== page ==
The idea or concept of added value is different in the eyes of clients, but also in the eyes of financial modelling professionals. Especially in the current economic climate, there is an even bigger need for professionals to demonstrate the added value they provide to clients.
One area of value-adding importance is incorporating sensitivity analysis into your best practice financial model.
Sensitivity Analysis in a nutshell
It is an approach in financial modelling to conceptualise how varying values of an independent variable, will alter a specific “dependent variable under a given set of assumptions” (Investopedia.com 2012). It is highly value-adding to a financial model because it enables users to ascertain, the impact the actual outcome of a specific variable will have, if it changes from its given and assumed number.
A basic example would be to understand the impact on net income, as a result of changing the corporate tax rate, which would alter the corporate tax expense on a company’s pre-tax income.
The immense value of Sensitivity Analysis
A sensitivity analysis can be applied to a financial model in many ways. As discussed, undertaking a sensitivity analysis on a company’s net income, by flexing the corporate tax rate is a high-level example. A more detailed and micro approach to sensitivity analysis would be where a service-based company wants to analyse the forecasted return from a new contract. It may want to compare a preliminary contract price, and compare it to hypothetical changes in certain key drivers; in order to compare and improve expected financial returns.
As the above example demonstrates, the following company can understand the overall impact of a $750 increase in the “Course Enrolment Fee per Student”, coupled with a 25% decrease in the number of “Full fee-paying Students”, delivers an overall drop in forecasted earnings from the contract being analysed.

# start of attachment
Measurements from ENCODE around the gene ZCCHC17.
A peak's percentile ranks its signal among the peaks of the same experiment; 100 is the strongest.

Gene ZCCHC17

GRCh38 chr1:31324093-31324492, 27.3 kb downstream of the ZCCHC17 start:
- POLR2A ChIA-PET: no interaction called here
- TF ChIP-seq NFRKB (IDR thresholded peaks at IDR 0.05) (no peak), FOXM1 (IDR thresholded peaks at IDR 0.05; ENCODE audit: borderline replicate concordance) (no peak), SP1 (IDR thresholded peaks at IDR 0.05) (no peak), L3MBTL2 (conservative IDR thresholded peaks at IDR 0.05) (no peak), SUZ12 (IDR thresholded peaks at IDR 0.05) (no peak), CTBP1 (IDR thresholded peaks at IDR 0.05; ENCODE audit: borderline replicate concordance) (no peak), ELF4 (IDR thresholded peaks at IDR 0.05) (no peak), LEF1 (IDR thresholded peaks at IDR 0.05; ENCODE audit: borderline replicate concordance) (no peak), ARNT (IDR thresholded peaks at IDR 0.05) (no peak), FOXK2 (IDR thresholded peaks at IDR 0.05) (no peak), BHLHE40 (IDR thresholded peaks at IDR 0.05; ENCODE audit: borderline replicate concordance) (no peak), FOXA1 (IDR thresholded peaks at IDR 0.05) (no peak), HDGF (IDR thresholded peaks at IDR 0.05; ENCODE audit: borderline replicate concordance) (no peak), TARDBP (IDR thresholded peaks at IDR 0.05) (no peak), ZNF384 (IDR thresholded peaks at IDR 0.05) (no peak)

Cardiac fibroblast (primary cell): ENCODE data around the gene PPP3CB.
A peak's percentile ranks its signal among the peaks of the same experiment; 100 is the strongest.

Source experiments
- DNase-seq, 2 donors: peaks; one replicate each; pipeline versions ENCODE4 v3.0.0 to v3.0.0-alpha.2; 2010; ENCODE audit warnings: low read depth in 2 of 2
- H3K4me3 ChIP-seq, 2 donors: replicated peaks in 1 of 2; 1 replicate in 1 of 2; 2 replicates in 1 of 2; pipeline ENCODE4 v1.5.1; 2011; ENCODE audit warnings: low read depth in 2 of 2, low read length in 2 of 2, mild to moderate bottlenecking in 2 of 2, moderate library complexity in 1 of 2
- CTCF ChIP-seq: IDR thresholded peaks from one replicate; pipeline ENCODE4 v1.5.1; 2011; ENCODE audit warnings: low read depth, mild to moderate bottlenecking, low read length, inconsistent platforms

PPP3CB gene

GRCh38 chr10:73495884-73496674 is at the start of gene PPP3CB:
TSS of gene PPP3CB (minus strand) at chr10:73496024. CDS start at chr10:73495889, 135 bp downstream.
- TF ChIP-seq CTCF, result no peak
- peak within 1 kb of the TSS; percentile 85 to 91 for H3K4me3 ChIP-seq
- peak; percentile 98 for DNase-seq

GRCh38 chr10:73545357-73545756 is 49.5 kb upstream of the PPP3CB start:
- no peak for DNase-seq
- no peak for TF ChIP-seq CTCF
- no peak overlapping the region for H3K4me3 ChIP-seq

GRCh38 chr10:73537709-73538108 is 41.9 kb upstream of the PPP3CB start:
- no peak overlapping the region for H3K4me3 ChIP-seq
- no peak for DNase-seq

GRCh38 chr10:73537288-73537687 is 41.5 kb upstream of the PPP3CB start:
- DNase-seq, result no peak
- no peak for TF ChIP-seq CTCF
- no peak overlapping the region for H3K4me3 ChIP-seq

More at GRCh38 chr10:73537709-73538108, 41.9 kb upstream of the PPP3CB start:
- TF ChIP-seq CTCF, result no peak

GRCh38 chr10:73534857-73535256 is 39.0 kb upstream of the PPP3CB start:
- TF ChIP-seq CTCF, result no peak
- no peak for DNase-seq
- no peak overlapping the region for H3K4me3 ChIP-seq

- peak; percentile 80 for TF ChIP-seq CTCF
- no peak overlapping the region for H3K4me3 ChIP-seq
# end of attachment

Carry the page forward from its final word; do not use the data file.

Dashboard to compare Sensitivity outputs against Base case
Your best practice financial model can go one step further. The model can leverage its existing dashboard functionality and deliver further value. A fine example is a dashboard that can compare the above sensitivity outputs against base case, which in this case is a service company’s base service price, sales volumes etc.
The following Waterfall Chart can demonstrate this. This Model can generate such a chart in terms of Gross Profit, EBIT, Net Profit After Tax (NPAT) or Operating Cash Flow; in this instance the Gross Profit option has been selected to reveal the previously analysed increase of $750, but offset by a 25% decrease in the number of “Full fee-paying Students” decreases Gross Profit from $174,590.0 to $152,590.0.
In addition, under Incremental Costing; EBIT falls from $159,718.9 to $137,718.9 and NPAT from $111,704.9 to $96,304.9, and Full Costing falls from $149,804.9 to $127,804.9 and NPAT from $104,765.0 to $89,365.0.
The addition of sensitivity analysis into a best practice financial model can provide immense added-value to the analysis of a company’s financials. As defined, it is a tool for financial modellers to apply, in order to better ascertain and forecast financial returns based on the manipulation of independent variables. It helps management to get a better sense of the revenue or cost drivers influencing financial returns of a company.
Finally, the incorporation of the sensitivity analysis into the Dashboard features of a financial model further reinforces via a high-level graphical summary, how certain independent variables can be flexed to alter financial returns.